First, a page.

Clown, Magic and Angus
Clown and Magic were chocolate and Angus was lilac
Many years ago, when all my children were still living at home and my parents were alive and living near enough to be visited every day, I started to breed Burmese cats. It was a somewhat foolish venture – I had more than enough to occupy my days as I was also teaching full-time and Barry was frequently abroad on business – but it was fun.
It all started because Susannah, then my youngest child, said she would like a rabbit. We had dogs, of course, but a rabbit has such soft fur and feels so warm. We had had rabbits before, when Susannah was quite tiny, and they had all come to a premature end for one reason or another. Barry had reached the conclusion that rabbits were really too big to be penned, even in the palatial dwellings he constructed for them, with attached runs so that they could hop around outside when the fancy took them. We had tried house-training them – I knew it could be done as my mother had kept a house rabbit when she was a child – but we were singularly unsuccessful and couldn’t keep pace with the chewed wires which effectively severed us from the outside world.
Barry didn’t want to disappoint Susannah and so suggested that we get a cat. My sister and brother-in-law had owned a very beautiful brown Burmese cat and had given my parents a feisty little ex-breeding tortie queen. I had been very impressed by these striking cats and their strong personalities and so we began our search. We were fortunate in finding breeders not far from us who had a female a few months old. Knowing that we would not be able to resist her, nonetheless we went to see her and of course, brought her home with us. She gloried in the registered name of ‘Illuskass Coriander Autumn Lady’. (Illuskass was the breeders’ prefix and was Greek for ‘beautiful cat’.) We tried several names for her but never reached a definite decision and she eventually became known as Alicat, which sounds like Alley Cat but isn’t.
At that time we had three Jack Russell terriers, a breed known for their propensity to chase fur but when we carefully introduced the diminutive cat they behaved with great decorum. Daisy was so intent on ‘being good’ that she jumped up on my lap. We were persuaded by the breeders that it would be good to breed from Alicat and we were excited by the prospect of having home-grown kittens. How little we knew!
Alicat duly presented us with five delightful kittens. They were beautiful and we managed to avoid keeping all of them by selling three. A year or so later Ali had a second litter and then her daughter Sweet Pea gave birth to five and we kept a further two. Sweet Pea’s brother, Herbert, was terrified of kittens and stayed well clear of them.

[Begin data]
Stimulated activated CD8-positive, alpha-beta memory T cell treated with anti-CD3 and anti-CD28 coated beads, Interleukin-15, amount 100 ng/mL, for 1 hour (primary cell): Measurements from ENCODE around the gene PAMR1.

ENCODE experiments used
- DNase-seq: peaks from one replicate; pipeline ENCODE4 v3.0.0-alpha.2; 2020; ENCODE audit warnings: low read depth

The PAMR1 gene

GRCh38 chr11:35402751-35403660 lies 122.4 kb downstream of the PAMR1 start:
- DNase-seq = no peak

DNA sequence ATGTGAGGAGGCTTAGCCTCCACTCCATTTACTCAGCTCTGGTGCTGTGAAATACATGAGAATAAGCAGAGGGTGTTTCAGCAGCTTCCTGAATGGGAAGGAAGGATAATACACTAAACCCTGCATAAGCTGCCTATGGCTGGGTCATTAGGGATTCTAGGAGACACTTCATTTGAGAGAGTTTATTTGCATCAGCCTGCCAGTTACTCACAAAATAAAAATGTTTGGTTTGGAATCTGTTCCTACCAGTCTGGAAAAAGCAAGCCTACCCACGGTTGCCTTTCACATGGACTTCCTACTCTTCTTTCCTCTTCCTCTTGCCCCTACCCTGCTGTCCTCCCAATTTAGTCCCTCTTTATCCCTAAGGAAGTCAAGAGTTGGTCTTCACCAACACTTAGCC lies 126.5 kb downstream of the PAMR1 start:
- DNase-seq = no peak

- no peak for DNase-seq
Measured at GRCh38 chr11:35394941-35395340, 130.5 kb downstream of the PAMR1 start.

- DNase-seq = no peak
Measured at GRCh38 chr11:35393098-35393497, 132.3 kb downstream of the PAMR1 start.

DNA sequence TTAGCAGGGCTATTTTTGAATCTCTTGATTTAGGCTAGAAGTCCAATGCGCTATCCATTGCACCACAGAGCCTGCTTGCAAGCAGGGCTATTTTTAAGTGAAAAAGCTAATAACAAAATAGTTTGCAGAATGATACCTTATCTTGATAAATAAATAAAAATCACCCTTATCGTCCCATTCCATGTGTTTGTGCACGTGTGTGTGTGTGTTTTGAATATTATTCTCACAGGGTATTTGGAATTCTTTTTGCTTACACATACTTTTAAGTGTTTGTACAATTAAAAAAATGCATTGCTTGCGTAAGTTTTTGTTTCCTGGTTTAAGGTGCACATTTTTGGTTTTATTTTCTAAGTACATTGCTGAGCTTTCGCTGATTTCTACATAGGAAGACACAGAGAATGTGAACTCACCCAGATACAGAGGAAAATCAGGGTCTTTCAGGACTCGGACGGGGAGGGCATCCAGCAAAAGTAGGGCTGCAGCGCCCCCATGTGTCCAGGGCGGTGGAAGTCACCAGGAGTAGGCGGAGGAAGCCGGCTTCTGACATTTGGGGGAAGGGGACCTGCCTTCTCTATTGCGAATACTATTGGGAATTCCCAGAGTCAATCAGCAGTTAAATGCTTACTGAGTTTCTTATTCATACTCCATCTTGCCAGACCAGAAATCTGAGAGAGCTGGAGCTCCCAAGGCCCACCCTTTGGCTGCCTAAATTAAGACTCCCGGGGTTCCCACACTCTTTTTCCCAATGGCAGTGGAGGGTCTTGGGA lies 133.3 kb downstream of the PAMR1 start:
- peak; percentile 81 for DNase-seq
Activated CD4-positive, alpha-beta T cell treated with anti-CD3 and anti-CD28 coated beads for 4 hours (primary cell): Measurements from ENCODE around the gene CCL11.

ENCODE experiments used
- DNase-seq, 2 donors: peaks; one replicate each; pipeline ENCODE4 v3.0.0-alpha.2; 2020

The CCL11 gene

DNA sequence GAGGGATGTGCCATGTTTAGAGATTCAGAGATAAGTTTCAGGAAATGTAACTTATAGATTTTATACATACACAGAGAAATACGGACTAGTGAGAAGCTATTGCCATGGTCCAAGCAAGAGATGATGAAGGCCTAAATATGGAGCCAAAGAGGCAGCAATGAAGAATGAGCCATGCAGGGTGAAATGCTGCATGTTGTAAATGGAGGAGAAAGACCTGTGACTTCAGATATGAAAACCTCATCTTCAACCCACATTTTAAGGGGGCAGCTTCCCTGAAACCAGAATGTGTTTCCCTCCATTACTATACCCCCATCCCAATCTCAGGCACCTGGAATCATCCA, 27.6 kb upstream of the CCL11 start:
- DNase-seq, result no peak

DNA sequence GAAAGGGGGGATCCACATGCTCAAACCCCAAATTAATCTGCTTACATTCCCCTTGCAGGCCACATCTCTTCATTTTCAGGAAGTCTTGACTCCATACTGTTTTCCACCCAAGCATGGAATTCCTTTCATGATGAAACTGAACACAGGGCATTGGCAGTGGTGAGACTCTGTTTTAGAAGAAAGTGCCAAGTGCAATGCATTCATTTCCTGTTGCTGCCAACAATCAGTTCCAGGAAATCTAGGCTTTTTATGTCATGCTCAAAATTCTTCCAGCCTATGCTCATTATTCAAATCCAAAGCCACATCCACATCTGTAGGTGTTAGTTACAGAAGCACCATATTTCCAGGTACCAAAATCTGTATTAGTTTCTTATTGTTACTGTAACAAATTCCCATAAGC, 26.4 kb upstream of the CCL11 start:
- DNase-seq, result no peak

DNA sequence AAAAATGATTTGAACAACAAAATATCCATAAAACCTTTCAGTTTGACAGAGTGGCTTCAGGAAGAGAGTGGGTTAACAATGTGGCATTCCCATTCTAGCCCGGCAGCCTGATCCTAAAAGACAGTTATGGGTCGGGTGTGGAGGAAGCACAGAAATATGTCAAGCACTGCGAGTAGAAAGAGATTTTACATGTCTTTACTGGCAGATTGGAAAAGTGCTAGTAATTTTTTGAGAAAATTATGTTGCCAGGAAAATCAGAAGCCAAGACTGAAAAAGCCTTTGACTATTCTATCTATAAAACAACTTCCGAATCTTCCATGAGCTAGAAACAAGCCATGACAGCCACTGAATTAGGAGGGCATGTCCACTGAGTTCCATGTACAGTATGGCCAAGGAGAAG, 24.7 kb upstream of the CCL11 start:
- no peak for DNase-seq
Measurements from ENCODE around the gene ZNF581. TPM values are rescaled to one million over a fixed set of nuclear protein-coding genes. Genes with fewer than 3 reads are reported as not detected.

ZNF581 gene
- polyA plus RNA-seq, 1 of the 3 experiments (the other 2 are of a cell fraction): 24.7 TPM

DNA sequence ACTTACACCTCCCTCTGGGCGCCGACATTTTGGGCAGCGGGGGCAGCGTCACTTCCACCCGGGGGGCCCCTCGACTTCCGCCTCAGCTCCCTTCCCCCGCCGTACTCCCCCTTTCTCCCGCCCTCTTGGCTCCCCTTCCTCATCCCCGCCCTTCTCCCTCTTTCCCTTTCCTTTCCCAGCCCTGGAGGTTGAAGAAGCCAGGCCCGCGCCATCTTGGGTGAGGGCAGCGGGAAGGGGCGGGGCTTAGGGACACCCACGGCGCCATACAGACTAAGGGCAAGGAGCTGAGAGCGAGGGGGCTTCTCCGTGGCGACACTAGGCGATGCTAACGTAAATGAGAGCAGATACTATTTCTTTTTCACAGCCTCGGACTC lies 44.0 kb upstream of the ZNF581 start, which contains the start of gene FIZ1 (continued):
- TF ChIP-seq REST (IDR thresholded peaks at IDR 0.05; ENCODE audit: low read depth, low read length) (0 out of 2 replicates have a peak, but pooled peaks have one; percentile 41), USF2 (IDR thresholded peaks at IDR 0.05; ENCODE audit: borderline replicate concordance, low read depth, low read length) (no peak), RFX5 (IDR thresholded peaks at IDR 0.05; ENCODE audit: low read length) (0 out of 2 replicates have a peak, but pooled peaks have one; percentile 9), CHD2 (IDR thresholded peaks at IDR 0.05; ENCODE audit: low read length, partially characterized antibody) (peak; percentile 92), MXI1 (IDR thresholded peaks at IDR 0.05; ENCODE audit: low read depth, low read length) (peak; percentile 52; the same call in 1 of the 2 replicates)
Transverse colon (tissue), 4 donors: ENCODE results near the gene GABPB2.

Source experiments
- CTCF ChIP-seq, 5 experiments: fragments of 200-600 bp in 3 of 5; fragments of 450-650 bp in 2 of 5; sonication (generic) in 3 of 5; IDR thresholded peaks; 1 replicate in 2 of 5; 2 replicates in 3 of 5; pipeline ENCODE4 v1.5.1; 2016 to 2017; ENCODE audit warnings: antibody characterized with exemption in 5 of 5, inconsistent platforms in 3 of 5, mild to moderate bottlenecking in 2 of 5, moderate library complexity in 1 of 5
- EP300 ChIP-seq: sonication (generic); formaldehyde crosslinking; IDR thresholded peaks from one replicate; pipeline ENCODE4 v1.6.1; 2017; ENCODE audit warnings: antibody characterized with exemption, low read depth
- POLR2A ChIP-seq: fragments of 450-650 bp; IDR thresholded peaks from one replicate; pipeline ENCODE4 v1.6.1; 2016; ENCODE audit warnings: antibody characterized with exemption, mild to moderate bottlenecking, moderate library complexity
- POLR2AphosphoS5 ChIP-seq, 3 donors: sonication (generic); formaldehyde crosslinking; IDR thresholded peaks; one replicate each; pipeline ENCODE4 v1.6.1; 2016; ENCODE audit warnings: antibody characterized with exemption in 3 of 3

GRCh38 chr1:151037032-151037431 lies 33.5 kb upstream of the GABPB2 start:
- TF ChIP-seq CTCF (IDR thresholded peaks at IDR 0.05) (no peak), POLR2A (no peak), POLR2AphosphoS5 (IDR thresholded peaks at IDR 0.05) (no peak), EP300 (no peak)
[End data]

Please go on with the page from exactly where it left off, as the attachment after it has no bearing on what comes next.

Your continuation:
Kittens in a cat carrier
From the top, brown, lilac, blue, brown
By now another human baby had joined the clan and was often to be seen sleeping with one or two kittens or cats in her cot, her bare feet luxuriating in the silky warmth of real fur. All those old wives’ tales of cats suffocating babies were disproved.
They were delightful cats, very affectionate and faithful and lively. Curtains were hung purely for their amusement, they thought, and the warm-to-the-touch wallpaper provided wonderful scratching surfaces. They jumped and climbed and clambered to the highest points in the room, settling on cupboard tops, easily capable of leaping eight feet, even while carrying a kitten. If a human were around, shoulders were the preferred perching post and assuming that position often involved climbing up the human. This could be painful, especially if said human were clad in thin clothes, like pyjamas, for example.
The first time I saw Ali carrying a kitten I was quite worried. The little creature was limp and seemed unconscious, not rallying for some while after being deposited in a new location. As each succeeding kitten behaved similarly I realised this reaction was entirely normal and part of Mother Nature’s scheme to protect little beings.
I made a point of telling potential purchasers of our kittens all the features of the Burmese breed that might put them off. They are very vocal cats, with loud voices, demanding a lot of attention, but enjoying conversation with their owners, frequently in the still of the night. They are elegantly clumsy and will knock over ornaments or vases and fall out of first floor windows. They are very intelligent and soon work out how to open doors. In cahoots with dogs they will frequently raid the fridge and the food cupboards. They are destructive and do not understand that curtains should not be reduced to scrambling nets nor wallpaper to paper fountains. They are not cats that take kindly to being left to their own devices, needing company and stimulation.
Our kittens always went to their new homes between twelve and sixteen weeks old when they were at their most beguiling. In each new litter there were individuals that demanded to be kept – at least that’s what the children felt. Finally, we decided that we should spay our two queens and enjoy the nine cats we had. With hindsight we should have resisted encouragement to breed from Ali but we never regretted it. It was hard work and gave us all great pleasure although we would never encourage others to undertake it without serious thought.
When the cats squabbled they would take refuge on Cariadd who was always rather worried about the invasion but never protested. She is hosting six cats here, one brown, one blue, three chocolate and one lilac
We have never been tempted – well, perhaps just fleetingly – to breed from our Dalmatians!!